Alibi V.19 No.17 • April 29-May 5, 2010 


The Ambassadors of Good Fucking Times

Black Maria’s overdue debut

Black Maria (from left): Terry Sells, Marc Crovella, Brian Banks, Gordy Andersen and Brent Sells
Black Maria (from left): Terry Sells, Marc Crovella, Brian Banks, Gordy Andersen and Brent Sells
Eric Williams

In the pack of snarling dogs that is a music scene, scraps of praise, stage time and fans are hard-won. Somehow, Black Maria finds itself with more meat than it can eat. You won't see members badgering social networking friends with notices or merch. Fans spread the word, and they do it well. A Black Maria gig doesn't happen all that often, and when it does, it's an event of towering amplifiers, volume you can feel in your chest cavity and a big, rowdy audience.

These guys didn't make an album they'll have to wheedle 50 people into taking home. Instead, show-goers have been rallying for a disc for years. "People were actually getting angry with us," says bassist Brian Banks. "They're like, When is your CD coming out? And I'm like, Ahhh, next year, next year. All of a sudden people are like, When the fuck is your CD coming out?!?"

So what was the holdup? "People were having babies," says guitarist Gordy Andersen. "People were having interesting relationships with the judicial system. I got cancer and lost my kidney. I mean, I was out for almost a year. Yet these motherfuckers stayed together and even wrote songs about coming to visit me in the hospital." It's called "Pain Button," and it's the third track on the band's self-titled debut.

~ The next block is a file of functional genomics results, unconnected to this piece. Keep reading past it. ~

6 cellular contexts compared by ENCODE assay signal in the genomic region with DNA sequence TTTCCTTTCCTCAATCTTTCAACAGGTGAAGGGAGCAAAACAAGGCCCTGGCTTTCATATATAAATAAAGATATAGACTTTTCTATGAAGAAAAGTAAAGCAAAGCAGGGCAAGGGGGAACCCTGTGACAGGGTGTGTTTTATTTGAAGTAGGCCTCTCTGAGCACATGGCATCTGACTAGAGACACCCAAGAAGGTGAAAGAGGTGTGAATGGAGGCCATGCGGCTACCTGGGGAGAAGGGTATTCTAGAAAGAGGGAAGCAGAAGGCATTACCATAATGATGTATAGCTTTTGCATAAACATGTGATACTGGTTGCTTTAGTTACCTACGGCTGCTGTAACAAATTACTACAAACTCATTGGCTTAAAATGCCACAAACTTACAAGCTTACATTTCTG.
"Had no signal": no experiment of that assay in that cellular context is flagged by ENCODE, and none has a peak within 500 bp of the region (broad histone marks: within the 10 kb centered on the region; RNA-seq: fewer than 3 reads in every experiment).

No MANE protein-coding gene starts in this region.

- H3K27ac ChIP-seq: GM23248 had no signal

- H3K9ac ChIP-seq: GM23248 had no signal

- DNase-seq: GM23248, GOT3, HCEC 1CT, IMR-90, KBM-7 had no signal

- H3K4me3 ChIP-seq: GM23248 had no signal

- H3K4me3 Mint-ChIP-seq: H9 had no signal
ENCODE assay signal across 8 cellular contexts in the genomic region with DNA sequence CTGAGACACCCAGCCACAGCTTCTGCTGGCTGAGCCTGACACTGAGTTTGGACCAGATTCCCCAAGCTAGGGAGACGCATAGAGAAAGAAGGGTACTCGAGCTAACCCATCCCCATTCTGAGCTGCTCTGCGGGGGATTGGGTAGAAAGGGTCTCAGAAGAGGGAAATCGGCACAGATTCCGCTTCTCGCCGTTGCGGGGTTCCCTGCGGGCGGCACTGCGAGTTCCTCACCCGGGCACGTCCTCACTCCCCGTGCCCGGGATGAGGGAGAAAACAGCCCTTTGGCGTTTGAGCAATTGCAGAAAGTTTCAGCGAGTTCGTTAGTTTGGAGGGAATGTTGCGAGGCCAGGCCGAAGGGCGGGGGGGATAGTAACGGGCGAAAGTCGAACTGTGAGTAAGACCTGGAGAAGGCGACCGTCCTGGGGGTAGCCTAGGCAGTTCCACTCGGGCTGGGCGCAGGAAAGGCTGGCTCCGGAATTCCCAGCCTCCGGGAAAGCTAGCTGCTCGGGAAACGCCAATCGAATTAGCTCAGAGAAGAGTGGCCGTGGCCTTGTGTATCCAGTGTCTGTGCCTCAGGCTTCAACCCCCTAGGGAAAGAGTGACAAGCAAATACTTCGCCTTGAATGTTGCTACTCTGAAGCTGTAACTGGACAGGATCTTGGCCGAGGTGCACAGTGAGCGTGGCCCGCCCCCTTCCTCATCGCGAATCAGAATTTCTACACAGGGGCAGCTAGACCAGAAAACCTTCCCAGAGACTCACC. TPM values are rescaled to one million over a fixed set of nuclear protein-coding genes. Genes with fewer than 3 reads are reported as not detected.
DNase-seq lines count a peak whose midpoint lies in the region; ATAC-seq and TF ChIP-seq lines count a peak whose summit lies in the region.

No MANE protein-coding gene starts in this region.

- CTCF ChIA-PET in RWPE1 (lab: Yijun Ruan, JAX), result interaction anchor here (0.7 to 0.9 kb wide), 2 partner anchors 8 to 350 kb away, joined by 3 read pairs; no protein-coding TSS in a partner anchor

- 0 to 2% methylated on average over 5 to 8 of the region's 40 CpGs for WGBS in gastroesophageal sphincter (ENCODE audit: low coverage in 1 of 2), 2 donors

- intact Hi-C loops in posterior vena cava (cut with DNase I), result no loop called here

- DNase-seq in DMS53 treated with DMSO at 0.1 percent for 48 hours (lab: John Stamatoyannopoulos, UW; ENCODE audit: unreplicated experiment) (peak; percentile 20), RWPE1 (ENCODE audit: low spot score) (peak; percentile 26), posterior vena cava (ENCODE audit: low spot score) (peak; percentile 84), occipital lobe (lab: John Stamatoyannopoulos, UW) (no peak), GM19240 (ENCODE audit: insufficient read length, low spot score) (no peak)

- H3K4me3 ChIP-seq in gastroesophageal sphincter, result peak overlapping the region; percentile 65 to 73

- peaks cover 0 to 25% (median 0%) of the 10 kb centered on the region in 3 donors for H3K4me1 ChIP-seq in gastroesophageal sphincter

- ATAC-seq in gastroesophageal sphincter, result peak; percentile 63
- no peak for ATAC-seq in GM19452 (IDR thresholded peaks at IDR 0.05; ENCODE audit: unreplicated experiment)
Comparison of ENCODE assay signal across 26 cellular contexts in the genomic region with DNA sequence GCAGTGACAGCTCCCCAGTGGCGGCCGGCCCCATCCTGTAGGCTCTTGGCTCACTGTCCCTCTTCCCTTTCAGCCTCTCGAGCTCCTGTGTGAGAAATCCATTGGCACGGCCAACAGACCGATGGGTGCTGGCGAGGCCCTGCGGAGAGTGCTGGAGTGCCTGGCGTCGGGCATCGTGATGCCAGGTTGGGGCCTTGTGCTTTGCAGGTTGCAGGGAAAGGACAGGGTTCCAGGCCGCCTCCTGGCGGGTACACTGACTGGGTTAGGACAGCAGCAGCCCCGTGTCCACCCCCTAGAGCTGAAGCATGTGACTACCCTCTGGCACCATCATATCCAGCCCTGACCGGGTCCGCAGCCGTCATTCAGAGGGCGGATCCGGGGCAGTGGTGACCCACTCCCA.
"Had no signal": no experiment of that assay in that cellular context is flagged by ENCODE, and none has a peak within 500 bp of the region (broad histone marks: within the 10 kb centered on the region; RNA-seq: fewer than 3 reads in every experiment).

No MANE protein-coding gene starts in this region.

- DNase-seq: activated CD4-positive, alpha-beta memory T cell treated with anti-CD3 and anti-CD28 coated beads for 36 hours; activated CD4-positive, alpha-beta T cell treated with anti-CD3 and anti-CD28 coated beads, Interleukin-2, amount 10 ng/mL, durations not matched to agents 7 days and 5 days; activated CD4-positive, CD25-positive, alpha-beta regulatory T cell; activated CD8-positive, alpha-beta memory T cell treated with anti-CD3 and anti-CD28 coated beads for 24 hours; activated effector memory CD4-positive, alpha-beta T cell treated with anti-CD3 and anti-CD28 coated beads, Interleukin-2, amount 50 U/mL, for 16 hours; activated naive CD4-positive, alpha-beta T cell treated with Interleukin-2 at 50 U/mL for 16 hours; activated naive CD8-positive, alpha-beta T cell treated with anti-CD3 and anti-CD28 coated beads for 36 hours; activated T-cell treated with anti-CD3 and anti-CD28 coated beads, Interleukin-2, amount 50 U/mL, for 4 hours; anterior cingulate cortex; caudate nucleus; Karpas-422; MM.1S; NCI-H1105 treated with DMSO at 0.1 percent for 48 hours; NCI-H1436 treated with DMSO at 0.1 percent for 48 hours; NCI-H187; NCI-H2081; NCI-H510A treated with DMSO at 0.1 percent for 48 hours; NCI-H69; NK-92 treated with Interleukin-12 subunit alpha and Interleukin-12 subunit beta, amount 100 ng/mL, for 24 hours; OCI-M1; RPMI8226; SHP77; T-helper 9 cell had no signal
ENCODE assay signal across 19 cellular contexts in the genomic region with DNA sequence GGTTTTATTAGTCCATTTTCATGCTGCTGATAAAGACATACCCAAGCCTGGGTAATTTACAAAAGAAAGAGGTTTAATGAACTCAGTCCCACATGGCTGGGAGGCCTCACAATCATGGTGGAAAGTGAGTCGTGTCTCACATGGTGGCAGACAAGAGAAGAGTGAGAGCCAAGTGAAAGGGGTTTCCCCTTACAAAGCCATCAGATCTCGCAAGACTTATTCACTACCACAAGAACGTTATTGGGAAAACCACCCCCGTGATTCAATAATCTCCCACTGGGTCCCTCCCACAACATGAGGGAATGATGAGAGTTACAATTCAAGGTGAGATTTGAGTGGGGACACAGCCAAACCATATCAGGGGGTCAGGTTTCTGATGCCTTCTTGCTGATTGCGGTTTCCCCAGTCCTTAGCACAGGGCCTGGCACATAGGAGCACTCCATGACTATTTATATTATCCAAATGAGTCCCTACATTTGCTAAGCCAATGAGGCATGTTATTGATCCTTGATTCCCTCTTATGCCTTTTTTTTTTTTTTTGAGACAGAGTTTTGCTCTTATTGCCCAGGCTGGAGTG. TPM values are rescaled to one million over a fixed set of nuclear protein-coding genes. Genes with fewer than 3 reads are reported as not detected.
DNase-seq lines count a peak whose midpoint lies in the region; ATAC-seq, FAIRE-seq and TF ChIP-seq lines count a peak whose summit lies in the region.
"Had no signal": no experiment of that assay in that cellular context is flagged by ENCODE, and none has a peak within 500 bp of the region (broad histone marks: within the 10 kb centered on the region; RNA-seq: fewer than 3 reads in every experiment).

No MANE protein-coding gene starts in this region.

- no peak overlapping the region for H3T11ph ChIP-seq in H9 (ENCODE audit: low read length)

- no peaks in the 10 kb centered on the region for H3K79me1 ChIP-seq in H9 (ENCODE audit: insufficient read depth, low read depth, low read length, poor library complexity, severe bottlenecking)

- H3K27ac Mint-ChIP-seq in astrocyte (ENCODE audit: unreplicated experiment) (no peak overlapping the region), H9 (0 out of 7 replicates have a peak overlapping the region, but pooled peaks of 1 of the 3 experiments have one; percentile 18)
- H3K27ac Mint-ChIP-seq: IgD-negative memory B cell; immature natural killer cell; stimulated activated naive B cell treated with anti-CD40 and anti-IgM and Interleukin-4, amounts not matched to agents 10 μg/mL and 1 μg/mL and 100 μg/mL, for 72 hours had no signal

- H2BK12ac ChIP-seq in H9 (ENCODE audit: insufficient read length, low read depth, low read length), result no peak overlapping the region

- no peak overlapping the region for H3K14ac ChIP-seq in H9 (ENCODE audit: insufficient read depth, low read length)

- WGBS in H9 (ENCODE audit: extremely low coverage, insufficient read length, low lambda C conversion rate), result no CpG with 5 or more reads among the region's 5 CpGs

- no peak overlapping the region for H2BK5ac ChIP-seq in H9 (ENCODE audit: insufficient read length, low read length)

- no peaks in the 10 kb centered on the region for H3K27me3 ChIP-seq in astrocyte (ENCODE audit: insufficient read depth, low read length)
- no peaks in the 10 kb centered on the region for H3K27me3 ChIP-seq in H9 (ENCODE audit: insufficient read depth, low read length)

They don’t consider Black Maria stoner rock or metal. Instead, it's got a lot more to do with amped-up rock and roll, punk and skateboarding. "We all came from that culture as well," says Andersen.

Band members take in all kinds of music. For instance, two Black Marias once went to jail together for listening to Steely Dan through a guitar amp at 3 a.m. after a Melvins show.

These guys remember Albuquerque’s early scene, a time when there weren’t many rock venues. So when Black Maria started playing together eight years ago, the band drew its following the way you did back in the day—by throwing and playing house parties. But before that, there was a period of incubation.

To hear Black Maria tell it, the band didn't mean to grow into the giant that it is. In a basement in an area of town members won't name (the landlords are still looking for them), they started a regimen of practicing and partying but never intended to leave the bunker. "If ever the subject came up, it was like, No, we're not going to play out. This is really fun. We're not going to spoil it with that," says Andersen.